Many of the architectural features common to churches can be altered over the years. Pews can be moved, platforms added, altar position changed. One thing that will stand the test of time are the windows. Windows are often only redone when the walls themselves have to be moved. Even if stained glass windows are falling apart, a church will often choose to repair and maintain them as they always have been instead of altering them completely.

The windows in a Church stand as a permanent statement of the churches theology. Every time there is a reforming movement in the church, architecture and window style come under review.

Stained glass developed as a way to tell the stories of the Christian faith, and enliven and enhance the worship space. When light hits stained glass the result is often one of the most breathtaking views in the world. As the sun moves throughout the day the light in the sanctuary, chapel or cathedral moves with it, and the experience becomes new again. In each hour, we experience the light and the church in a whole new way. It is always the same, but it is always changing.

Some reformers saw the stained glass as a way that the church had gotten away from the fundamentals of the Christian faith. They see stained glass and the extravagant architectural often associated with it as a way to show off, as something done for the glory of humans and not for the glory of God. For this reason, several religious groups have constructed their churches with plain glass. They let the light stream into their places of worship unmolested by human creation or interpretation. Light is a sign of God, and does not need anything human added over it.

In some “modern” churches windows are excluded from the building plans all together, in order that the worship space might be completely controlled. If there is not natural light then screens, tvs, stage lights can be used to maximum effect. Darkness becomes darkness, and a single candle on the altar becomes a powerful symbol undimmed by an inflow of sunlight. But can humans every fully control God in this way? If there are no windows how do we understand God to be the creator of everything both outside and in? Can worship not become very insular?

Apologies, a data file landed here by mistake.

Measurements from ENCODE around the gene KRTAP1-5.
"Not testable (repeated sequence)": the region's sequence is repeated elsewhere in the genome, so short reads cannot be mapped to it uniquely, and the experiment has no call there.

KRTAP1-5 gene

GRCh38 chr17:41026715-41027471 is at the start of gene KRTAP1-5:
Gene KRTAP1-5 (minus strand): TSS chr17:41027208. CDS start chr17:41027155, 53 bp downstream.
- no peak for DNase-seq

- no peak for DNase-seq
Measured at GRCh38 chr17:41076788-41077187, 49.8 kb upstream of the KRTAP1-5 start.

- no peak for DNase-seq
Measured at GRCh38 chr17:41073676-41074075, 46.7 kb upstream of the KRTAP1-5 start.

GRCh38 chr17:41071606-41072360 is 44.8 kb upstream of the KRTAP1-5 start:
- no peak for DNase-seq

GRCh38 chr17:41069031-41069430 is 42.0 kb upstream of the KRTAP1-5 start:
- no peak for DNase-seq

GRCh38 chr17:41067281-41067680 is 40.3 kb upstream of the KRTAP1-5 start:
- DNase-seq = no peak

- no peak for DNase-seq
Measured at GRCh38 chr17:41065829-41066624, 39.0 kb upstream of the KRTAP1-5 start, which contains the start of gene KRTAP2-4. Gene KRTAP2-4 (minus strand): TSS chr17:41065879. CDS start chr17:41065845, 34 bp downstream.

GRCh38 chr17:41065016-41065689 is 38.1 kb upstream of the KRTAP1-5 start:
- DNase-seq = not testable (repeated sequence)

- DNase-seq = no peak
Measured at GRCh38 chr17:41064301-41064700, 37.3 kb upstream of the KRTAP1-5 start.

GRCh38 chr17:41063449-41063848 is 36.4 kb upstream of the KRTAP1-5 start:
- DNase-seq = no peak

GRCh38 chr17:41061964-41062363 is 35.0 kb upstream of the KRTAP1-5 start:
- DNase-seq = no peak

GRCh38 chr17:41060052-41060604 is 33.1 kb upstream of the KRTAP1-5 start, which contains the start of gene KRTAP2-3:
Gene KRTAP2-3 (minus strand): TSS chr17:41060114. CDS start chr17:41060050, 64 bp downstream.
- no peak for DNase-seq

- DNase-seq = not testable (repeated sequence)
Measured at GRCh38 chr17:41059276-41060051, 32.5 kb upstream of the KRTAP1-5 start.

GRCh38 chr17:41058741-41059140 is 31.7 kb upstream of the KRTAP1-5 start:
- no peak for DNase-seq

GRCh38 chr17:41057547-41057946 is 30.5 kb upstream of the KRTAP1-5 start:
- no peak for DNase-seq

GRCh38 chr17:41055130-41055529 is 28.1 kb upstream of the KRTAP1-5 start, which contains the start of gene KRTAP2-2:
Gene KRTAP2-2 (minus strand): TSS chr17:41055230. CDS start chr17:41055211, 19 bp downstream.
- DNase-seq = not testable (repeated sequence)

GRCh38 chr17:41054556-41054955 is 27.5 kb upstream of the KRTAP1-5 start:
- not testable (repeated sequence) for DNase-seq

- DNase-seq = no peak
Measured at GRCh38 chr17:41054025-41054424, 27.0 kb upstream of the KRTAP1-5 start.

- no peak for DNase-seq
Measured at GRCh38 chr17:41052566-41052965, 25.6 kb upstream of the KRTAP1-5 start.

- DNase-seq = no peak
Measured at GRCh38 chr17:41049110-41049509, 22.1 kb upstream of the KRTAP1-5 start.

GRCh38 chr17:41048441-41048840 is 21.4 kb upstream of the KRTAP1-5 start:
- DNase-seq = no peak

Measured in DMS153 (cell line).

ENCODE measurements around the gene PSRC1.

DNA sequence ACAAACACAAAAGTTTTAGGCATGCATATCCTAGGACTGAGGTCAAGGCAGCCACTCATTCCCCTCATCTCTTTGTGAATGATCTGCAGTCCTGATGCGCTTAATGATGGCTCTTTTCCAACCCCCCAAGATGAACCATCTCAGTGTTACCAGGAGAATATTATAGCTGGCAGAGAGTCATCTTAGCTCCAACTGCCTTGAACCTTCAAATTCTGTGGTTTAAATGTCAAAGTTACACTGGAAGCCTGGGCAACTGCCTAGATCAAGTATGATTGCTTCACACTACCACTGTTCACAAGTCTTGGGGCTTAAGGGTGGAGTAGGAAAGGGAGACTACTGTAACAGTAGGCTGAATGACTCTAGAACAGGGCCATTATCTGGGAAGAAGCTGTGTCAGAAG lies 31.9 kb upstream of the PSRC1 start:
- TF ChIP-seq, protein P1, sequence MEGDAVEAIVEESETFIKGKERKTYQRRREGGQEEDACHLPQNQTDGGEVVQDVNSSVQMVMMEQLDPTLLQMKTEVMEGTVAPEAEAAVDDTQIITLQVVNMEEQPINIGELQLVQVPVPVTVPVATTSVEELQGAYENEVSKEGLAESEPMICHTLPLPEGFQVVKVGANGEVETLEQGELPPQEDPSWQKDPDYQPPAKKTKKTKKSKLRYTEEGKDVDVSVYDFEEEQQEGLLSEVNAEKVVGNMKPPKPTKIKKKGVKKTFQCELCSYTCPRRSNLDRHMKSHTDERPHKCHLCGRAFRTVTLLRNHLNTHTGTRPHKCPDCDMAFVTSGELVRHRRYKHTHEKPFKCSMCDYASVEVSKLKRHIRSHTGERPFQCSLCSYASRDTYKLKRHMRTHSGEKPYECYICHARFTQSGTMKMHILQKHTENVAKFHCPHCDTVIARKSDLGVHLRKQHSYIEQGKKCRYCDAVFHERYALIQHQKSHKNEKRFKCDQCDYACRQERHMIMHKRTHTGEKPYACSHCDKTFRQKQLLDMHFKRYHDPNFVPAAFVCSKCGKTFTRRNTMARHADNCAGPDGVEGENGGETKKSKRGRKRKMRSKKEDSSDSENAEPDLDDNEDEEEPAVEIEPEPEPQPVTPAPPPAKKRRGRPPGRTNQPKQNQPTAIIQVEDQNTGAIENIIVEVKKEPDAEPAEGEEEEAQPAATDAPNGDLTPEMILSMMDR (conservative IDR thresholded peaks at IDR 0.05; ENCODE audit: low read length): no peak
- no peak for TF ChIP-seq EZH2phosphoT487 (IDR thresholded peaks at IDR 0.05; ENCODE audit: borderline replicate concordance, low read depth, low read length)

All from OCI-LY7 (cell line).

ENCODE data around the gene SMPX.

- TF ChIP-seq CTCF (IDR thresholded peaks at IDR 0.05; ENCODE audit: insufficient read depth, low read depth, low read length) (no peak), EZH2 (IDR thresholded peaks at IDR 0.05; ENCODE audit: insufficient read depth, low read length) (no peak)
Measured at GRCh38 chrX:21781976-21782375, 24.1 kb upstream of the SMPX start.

What is interesting is that these viewpoints are absolutely valid. You can stand in a large cathedral and soak in the reds, blues, and purples of the stained glass and feel God, just as easily as you can experience the divine through clear panes of glass, or through the atmosphere created in a windowless church. None of these theological positions as demonstrated through architectural design choices prevents God from showing up in worship, or in the lives of the faithful. But these standpoints can be taken to an extreme where God is forgotten and pushed aside for human pride and posturing. The same is true of any theological doctrine or thought. What is the real difference between a high church Catholic with a view of transubstantiation of the Eucharist and a Baptist who sees communion as a remembrance that happens only in the hearts and minds of the faithful? They both believe that Christ has died, Christ has risen, and that Christ will come again. What is the difference between denominations that baptize infants vs. denominations that do not? They both believe that we are baptized by water and the Spirit.